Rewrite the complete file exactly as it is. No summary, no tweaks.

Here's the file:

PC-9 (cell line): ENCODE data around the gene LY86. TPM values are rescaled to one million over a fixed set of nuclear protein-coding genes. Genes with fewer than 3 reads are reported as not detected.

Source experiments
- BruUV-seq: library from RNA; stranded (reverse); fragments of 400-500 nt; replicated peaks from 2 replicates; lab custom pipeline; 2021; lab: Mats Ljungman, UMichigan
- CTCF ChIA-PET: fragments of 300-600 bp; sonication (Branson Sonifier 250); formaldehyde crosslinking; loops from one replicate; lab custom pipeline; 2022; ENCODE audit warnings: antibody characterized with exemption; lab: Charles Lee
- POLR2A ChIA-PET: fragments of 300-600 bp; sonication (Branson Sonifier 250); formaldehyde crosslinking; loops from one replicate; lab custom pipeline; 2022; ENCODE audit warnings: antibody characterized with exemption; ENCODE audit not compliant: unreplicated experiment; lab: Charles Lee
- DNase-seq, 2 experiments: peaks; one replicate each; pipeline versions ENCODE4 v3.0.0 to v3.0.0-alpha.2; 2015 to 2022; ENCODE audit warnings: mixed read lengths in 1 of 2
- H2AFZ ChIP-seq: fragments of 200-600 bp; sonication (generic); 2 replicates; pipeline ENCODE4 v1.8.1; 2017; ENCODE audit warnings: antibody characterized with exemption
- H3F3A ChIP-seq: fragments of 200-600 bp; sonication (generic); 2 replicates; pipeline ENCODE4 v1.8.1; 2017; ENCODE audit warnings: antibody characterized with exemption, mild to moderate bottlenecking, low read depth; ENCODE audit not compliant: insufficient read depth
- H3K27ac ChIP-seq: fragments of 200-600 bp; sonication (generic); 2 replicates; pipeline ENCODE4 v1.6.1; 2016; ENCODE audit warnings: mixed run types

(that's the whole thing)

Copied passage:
PC-9 (cell line): ENCODE data around the gene LY86. TPM values are rescaled to one million over a fixed set of nuclear protein-coding genes. Genes with fewer than 3 reads are reported as not detected.

Source experiments
- BruUV-seq: library from RNA; stranded (reverse); fragments of 400-500 nt; replicated peaks from 2 replicates; lab custom pipeline; 2021; lab: Mats Ljungman, UMichigan
- CTCF ChIA-PET: fragments of 300-600 bp; sonication (Branson Sonifier 250); formaldehyde crosslinking; loops from one replicate; lab custom pipeline; 2022; ENCODE audit warnings: antibody characterized with exemption; lab: Charles Lee
- POLR2A ChIA-PET: fragments of 300-600 bp; sonication (Branson Sonifier 250); formaldehyde crosslinking; loops from one replicate; lab custom pipeline; 2022; ENCODE audit warnings: antibody characterized with exemption; ENCODE audit not compliant: unreplicated experiment; lab: Charles Lee
- DNase-seq, 2 experiments: peaks; one replicate each; pipeline versions ENCODE4 v3.0.0 to v3.0.0-alpha.2; 2015 to 2022; ENCODE audit warnings: mixed read lengths in 1 of 2
- H2AFZ ChIP-seq: fragments of 200-600 bp; sonication (generic); 2 replicates; pipeline ENCODE4 v1.8.1; 2017; ENCODE audit warnings: antibody characterized with exemption
- H3F3A ChIP-seq: fragments of 200-600 bp; sonication (generic); 2 replicates; pipeline ENCODE4 v1.8.1; 2017; ENCODE audit warnings: antibody characterized with exemption, mild to moderate bottlenecking, low read depth; ENCODE audit not compliant: insufficient read depth
- H3K27ac ChIP-seq: fragments of 200-600 bp; sonication (generic); 2 replicates; pipeline ENCODE4 v1.6.1; 2016; ENCODE audit warnings: mixed run types